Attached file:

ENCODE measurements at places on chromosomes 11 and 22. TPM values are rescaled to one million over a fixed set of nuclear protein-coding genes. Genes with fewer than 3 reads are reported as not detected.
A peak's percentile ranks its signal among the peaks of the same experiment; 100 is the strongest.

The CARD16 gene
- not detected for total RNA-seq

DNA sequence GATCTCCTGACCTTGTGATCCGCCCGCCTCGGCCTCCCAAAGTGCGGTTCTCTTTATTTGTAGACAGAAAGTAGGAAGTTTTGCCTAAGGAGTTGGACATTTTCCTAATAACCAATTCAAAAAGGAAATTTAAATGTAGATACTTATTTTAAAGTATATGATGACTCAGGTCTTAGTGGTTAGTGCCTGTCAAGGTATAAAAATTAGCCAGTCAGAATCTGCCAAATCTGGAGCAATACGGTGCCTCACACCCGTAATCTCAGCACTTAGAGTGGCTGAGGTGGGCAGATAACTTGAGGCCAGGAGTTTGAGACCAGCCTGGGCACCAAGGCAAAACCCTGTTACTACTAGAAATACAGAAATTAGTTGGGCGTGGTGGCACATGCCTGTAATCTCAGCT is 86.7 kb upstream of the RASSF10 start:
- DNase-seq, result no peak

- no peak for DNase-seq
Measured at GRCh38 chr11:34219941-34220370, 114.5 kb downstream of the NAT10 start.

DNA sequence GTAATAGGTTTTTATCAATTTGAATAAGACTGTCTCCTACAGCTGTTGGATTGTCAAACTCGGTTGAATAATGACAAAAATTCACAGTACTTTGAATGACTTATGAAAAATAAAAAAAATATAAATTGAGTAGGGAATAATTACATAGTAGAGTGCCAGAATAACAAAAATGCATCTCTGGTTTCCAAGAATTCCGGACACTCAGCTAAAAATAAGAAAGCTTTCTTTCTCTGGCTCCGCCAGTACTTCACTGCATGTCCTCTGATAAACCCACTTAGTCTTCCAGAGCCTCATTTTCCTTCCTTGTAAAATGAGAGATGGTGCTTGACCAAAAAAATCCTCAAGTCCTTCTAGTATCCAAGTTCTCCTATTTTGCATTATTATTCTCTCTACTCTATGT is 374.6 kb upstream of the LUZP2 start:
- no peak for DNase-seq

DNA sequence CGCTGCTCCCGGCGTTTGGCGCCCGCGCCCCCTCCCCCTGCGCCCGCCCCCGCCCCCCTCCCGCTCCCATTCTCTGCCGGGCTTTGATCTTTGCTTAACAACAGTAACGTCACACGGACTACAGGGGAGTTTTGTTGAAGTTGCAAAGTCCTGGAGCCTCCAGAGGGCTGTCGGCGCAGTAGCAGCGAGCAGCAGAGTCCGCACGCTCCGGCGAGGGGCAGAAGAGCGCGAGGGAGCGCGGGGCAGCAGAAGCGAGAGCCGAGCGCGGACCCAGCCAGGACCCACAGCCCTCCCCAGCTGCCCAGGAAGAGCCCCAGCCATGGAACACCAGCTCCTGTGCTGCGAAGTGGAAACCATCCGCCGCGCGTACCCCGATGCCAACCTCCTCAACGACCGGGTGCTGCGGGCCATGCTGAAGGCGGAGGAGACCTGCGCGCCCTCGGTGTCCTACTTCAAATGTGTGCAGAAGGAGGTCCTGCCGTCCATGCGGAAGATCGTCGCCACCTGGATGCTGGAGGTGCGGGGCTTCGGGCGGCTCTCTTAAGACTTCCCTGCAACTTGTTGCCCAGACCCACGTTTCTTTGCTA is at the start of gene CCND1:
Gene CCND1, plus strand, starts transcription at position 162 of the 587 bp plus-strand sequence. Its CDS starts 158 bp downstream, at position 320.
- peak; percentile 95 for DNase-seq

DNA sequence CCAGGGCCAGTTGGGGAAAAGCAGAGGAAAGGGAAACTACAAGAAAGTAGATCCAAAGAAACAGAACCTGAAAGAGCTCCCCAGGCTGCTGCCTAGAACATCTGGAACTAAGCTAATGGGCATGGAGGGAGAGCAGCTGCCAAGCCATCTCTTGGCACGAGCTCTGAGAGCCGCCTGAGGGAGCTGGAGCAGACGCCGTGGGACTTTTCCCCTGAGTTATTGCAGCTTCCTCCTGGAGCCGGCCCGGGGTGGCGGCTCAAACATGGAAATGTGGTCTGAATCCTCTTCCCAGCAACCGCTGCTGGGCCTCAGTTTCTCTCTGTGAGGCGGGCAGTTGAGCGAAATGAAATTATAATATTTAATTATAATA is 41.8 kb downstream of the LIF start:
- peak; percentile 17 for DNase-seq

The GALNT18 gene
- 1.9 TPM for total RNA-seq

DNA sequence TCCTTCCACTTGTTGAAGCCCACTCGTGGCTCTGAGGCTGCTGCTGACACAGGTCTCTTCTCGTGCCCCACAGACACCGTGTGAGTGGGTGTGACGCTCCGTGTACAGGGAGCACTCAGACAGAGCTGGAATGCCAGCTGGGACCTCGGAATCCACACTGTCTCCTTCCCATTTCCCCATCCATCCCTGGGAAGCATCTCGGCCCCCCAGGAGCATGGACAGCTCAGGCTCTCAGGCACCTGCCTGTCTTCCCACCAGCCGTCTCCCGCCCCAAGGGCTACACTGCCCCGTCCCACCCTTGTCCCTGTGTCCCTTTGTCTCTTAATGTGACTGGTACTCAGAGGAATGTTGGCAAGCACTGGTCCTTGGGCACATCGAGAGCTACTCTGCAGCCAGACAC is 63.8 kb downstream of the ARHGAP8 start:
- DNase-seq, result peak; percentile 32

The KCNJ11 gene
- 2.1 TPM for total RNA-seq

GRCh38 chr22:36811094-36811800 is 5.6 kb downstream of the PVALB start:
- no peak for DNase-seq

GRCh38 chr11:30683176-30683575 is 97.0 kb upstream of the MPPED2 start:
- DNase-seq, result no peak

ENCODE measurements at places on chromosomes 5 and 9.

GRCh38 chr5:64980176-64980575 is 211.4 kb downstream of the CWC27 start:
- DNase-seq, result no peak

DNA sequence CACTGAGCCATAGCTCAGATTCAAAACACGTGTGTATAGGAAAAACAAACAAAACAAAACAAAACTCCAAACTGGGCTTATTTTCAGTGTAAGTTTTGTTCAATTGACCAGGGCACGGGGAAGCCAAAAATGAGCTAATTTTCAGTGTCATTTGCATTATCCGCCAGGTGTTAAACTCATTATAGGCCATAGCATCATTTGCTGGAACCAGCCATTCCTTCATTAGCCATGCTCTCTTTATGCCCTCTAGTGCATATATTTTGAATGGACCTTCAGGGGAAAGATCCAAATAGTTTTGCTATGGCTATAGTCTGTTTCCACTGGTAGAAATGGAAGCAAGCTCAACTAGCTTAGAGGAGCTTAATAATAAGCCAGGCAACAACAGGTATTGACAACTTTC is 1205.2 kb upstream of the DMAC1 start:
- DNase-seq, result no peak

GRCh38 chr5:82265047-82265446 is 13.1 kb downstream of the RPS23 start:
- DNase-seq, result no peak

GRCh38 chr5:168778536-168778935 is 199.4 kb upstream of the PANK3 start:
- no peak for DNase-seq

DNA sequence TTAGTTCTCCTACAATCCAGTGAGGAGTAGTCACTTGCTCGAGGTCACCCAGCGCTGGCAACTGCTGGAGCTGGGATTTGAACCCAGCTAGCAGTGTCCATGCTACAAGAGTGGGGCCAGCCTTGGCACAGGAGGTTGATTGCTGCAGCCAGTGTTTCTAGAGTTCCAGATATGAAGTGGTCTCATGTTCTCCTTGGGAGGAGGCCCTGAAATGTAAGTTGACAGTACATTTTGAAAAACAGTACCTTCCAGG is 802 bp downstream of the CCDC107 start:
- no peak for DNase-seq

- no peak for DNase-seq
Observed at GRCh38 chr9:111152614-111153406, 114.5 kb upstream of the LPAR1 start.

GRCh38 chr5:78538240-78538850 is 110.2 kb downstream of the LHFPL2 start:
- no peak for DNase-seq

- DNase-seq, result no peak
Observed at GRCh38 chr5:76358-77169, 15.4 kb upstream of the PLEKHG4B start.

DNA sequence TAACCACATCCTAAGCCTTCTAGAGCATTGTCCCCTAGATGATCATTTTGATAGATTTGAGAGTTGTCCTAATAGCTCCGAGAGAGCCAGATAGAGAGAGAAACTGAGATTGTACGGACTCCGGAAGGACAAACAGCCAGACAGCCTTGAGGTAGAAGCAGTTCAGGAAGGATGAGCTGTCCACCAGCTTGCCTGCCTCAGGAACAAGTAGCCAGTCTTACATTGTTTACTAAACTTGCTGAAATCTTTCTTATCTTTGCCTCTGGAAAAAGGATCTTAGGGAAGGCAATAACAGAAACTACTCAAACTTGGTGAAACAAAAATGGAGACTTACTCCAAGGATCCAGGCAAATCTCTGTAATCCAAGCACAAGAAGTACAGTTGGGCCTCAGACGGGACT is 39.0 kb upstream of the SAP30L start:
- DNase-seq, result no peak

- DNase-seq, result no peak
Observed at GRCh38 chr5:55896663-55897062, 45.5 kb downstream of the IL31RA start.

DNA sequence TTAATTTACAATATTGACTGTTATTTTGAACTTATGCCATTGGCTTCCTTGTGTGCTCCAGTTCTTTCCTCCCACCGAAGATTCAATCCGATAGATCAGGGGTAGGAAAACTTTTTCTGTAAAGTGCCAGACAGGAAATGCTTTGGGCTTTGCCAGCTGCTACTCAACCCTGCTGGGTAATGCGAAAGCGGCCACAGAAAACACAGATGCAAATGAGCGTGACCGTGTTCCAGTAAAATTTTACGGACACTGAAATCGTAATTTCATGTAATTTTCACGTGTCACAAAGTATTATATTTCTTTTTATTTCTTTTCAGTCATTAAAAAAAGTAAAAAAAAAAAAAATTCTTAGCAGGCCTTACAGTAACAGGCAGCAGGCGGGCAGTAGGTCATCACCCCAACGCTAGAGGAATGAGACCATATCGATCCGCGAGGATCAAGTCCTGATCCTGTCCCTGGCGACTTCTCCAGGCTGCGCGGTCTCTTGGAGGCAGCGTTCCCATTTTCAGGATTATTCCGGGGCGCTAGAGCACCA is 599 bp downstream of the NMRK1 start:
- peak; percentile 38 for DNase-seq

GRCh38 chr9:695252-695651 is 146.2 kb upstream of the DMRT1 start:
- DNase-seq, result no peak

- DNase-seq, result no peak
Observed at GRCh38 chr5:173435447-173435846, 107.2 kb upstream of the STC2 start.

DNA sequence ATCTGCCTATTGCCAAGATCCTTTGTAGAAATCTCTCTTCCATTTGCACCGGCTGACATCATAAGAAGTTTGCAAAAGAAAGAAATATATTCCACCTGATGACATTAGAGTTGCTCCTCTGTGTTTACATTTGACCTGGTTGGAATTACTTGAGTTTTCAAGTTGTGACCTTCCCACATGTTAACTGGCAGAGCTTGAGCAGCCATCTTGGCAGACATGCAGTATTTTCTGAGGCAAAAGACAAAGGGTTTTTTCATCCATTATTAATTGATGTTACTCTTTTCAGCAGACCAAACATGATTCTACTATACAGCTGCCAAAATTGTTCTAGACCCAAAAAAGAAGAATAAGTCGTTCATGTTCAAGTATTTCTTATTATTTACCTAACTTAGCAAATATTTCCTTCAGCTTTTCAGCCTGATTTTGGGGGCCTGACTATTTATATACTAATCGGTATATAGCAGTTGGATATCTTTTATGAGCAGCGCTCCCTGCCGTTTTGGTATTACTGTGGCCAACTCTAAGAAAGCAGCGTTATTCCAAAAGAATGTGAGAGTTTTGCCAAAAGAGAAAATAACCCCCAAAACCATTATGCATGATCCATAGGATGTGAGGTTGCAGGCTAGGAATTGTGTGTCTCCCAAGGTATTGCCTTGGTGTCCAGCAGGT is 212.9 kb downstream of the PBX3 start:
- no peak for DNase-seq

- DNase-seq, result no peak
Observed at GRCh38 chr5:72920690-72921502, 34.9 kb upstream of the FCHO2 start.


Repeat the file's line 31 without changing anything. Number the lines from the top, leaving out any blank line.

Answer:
GRCh38 chr5:82265047-82265446 is 13.1 kb downstream of the RPS23 start: